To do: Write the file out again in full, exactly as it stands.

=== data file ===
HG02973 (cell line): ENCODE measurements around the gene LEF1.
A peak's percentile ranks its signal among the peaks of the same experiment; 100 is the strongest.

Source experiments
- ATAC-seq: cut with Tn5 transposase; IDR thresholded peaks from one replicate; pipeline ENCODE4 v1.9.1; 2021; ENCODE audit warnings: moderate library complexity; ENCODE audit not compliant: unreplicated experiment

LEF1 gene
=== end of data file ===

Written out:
HG02973 (cell line): ENCODE measurements around the gene LEF1.
A peak's percentile ranks its signal among the peaks of the same experiment; 100 is the strongest.

Source experiments
- ATAC-seq: cut with Tn5 transposase; IDR thresholded peaks from one replicate; pipeline ENCODE4 v1.9.1; 2021; ENCODE audit warnings: moderate library complexity; ENCODE audit not compliant: unreplicated experiment

LEF1 gene